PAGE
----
I give Into the Night, by Jerry J.C. Veit, 5 out of 5 stars. I am not one to enjoy plays, but as I said, this one reads more like a narrative and has all the hallmarks of a vivid, well-thought through, detailed fantasy. Veit has managed to set his story in England in the 1300’s, giving readers who prefer that historical feel to their vampire tales something in which to revel. His characters, both heroes and villains, are memorable and leave the reader wishing for more–always the true sign of great work.

Pages: 166 | ASIN: B00Q1P3U2I

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To Face Off Any Horror

Jesse Teller Author Interview

Jesse Teller Author Interview

Song follows Rayph Ivoryfist as he gathers his friends to return the prisoners that escaped from Mending Keep. What was your inspiration for the setup of the story and how did that help you create the ending?

It’s a simple idea. There’s a prison break. The worst criminals in the world are released, and one man takes it upon himself, with no funding and no support from the crown, to hunt these fugitives down and end their reign of terror. It’s an idea we’ve seen before, but I got stuck on it, and I thought, “What would make this idea different?” I realized the thing I wanted to focus on was the characters themselves, their relationships, and the relentless nature of their leader. It’s not a crime story. We’ve seen crime stories. Song is an exploration of friendship. So that’s what I focused on. I’ve always had this idea that if real trouble ever hit, I could call on a small collection of men and women who surround me to face off any horror that entered my life. And I think it’s not unique to me. I think everybody has that group of people, that if things really went bad, they could call on to help them fight their way out of it. This book is a love story to that kind of friendship. It asks the question, “If my back was against the wall, and I desperately needed help, who would I call on?”

When you first sat down to write this story, did you know where you were going, or did the twists come as you were writing?

When I started writing the story, I had the prison break. I had the characters of the Manhunters themselves, and I had the villains. But when I write all my books, I do not know exactly how it will end or how the plot will progress. All of that comes to me as I write. This book just kept surprising me. I would write a scene and see that it was going in a completely different direction. I would write something and see a twist coming down the road. I let a friend read this book before it was published. His criticism of the book was that it paid off too many times. He said it reaches one climax after the next. I think Song is unique in the fact that I spend 250 pages setting up four different climaxes. But it wasn’t planned. The book is just complex.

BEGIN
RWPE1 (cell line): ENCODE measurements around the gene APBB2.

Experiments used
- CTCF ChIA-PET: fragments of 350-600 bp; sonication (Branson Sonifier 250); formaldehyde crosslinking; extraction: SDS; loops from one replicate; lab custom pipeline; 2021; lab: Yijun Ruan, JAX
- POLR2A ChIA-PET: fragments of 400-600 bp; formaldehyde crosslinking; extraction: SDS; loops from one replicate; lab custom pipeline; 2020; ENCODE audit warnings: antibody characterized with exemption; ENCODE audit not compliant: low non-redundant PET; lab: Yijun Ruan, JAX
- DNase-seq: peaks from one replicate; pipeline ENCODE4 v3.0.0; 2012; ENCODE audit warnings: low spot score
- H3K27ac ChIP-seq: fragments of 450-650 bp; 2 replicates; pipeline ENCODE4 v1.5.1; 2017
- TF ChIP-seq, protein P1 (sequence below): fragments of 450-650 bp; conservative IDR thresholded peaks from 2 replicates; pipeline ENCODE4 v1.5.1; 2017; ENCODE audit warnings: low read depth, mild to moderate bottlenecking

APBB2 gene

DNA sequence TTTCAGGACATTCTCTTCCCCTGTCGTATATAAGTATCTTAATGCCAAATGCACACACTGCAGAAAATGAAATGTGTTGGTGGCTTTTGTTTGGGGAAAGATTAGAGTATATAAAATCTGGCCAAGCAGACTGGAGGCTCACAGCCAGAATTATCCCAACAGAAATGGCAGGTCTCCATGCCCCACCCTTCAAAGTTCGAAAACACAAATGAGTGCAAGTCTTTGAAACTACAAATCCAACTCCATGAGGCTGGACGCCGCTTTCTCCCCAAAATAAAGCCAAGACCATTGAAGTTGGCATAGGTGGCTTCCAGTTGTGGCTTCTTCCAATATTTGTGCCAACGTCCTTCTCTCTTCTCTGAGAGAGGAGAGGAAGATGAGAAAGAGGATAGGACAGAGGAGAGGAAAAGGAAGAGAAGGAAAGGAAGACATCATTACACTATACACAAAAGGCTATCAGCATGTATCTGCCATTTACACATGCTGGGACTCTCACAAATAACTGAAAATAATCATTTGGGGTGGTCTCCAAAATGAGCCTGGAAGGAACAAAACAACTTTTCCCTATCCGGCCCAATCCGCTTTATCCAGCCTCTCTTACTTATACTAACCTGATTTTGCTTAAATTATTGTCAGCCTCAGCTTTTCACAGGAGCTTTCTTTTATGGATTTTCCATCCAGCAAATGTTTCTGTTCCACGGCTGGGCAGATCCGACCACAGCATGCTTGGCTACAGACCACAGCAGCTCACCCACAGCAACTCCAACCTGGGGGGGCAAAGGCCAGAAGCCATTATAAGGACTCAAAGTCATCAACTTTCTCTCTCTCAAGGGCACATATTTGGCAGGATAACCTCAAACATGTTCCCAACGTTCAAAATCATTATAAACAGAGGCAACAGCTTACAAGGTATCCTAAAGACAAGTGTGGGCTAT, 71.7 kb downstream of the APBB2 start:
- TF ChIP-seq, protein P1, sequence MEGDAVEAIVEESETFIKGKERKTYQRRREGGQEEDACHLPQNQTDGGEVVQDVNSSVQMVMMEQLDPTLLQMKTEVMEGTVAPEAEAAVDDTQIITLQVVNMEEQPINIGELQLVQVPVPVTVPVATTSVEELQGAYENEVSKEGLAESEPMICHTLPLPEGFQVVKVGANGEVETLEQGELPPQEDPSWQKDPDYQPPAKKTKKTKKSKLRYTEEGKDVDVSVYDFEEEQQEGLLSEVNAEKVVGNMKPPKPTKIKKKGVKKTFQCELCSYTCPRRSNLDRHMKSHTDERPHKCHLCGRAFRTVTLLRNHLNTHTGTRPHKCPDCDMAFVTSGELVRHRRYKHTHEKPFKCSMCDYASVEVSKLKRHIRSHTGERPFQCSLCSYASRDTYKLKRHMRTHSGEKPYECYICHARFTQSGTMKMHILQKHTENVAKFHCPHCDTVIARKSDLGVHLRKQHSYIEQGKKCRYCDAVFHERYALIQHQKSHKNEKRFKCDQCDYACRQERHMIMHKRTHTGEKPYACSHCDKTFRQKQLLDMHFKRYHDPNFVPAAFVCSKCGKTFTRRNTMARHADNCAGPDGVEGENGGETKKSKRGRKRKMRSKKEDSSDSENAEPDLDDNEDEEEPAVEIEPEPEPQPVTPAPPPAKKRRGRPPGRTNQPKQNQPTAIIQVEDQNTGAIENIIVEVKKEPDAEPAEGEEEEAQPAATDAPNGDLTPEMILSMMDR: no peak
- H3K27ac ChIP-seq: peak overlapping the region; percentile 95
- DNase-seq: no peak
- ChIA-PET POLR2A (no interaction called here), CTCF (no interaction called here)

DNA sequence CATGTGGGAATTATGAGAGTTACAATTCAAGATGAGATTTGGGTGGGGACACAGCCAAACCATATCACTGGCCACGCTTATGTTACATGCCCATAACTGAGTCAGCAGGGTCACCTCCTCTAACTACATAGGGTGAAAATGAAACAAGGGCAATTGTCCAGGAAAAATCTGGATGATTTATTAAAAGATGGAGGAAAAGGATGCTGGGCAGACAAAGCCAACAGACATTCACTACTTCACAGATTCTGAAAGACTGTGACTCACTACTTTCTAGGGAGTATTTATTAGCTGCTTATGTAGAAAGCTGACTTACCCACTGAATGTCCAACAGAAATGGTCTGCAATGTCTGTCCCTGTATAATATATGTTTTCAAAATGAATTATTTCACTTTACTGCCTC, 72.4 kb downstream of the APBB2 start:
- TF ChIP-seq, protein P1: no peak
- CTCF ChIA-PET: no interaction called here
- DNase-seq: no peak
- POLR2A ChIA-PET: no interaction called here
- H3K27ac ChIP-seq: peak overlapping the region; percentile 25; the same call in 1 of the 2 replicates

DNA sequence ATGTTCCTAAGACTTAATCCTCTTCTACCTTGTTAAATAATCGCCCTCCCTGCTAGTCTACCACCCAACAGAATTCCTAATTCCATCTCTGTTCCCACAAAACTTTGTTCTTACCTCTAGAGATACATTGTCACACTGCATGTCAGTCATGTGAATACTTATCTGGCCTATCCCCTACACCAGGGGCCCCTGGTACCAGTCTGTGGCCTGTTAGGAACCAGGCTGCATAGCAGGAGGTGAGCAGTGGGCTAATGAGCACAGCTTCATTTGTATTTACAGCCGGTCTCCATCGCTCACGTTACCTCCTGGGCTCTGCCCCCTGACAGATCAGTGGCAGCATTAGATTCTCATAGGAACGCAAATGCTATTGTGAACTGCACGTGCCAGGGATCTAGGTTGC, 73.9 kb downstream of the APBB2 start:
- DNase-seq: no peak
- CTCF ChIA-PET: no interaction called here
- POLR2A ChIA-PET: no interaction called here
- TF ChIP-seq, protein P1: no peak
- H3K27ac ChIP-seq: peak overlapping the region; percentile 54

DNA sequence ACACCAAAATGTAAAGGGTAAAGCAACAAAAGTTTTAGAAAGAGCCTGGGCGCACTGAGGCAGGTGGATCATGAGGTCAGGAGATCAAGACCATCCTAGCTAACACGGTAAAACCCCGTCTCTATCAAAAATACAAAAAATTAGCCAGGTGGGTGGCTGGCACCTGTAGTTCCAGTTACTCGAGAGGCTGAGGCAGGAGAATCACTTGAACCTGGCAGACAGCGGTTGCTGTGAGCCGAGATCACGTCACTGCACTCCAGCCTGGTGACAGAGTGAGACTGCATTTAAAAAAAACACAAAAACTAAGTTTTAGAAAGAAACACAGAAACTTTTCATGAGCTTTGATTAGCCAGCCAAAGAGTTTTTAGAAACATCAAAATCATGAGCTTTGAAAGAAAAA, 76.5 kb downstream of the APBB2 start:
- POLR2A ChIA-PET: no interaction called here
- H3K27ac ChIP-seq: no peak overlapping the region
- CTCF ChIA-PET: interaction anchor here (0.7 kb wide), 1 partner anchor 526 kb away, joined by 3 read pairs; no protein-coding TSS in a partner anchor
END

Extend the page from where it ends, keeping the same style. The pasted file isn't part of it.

As always, your characters are thoroughly developed. What is your writing process like for creating characters?

When I write a character, I like to do away with all archetypes. I think they get in the way. When I meet somebody in real life, I don’t think to myself, “Oh, that person is an underdog.” or “Oh, I know people like this. This guy is a survivor.” Those aren’t the kind of things that hit me when I meet someone. So why would I think that when creating a character? A lot of people talk about knowing the motivation of your characters. But motivation is pliable. I can tell you why Rayph does a thing because I want him to do it. The traits I like to concentrate on are my characters’ hang-ups, the things that bother them, the things they cannot tolerate. I think too often writers create characters in a bubble. They try to describe their character in artificial terms. They create a character outline or a character spreadsheet. They try to create their character in a sterile environment. But that’s not how we get to know people. I like to think about character creation as going to a soup kitchen and meeting people there. Real lives, real problems.

What is the next story that you’re writing and when will it be published?

Well it’s already written. The entire Manhunters series is completed. I will be doing some rewrites and final touch-ups of course, but the story’s already been told. The second book in the series comes out April 15th. It’s called Hemlock, named after the city that is the poison capital of my world. In this story, the main villains the Manhunters find themselves up against are vampires. These are not vampires as we know them in the modern world. I took inspiration for my vampires from the original legends. This is before Anne Rice, stories centuries older than Bram Stoker. In the original vampire legends, they were all monsters. No good, no mystery, no romance, just vicious monsters. When they were hungry, they were pale. After they fed, they took on a ruddy complexion. And when they were full, they were a close shade of purple, because their bodies were suffused with blood. My vampires are old and powerful, nearly immortal, and diabolical. Vampirism spreads like a poison, like a plaque, and the Manhunters fight to stem the tide. So look for it April 15, 2018.